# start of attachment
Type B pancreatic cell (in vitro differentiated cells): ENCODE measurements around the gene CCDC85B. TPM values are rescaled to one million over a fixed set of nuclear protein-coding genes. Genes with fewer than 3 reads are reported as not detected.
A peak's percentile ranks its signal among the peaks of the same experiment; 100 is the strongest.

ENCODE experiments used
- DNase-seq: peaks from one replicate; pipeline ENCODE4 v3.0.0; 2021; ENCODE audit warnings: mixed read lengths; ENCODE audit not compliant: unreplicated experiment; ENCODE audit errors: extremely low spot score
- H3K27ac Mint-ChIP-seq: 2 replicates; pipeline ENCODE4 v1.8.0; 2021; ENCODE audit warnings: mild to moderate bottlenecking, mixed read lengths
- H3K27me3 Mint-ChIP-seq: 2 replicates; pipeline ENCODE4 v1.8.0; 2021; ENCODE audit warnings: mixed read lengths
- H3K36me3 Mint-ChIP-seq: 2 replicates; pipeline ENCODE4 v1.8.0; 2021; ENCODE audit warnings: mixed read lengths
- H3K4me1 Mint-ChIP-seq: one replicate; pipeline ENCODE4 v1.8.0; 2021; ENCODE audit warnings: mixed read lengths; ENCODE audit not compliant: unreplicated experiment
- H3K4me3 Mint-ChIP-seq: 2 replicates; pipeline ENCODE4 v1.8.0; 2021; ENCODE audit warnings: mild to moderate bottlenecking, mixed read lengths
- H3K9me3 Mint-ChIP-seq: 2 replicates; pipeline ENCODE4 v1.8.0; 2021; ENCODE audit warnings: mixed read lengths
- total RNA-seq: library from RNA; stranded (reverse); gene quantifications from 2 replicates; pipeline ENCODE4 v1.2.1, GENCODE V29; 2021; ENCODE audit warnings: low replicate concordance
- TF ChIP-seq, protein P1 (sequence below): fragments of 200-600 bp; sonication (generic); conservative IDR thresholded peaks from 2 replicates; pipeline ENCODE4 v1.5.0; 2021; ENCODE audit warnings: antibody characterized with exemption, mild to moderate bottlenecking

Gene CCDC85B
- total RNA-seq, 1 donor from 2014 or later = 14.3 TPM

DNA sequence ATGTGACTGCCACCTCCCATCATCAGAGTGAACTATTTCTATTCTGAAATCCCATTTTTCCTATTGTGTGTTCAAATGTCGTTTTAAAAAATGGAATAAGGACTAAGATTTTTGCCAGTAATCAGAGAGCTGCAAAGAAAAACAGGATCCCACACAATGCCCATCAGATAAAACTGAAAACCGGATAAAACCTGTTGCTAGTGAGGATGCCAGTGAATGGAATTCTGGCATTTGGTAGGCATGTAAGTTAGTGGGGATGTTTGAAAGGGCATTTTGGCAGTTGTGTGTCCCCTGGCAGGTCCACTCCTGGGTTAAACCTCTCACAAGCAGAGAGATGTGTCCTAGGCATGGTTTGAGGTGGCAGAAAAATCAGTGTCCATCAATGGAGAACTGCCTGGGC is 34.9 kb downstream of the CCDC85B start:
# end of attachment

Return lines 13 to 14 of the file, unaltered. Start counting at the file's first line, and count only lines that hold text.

Gene CCDC85B
- total RNA-seq, 1 donor from 2014 or later = 14.3 TPM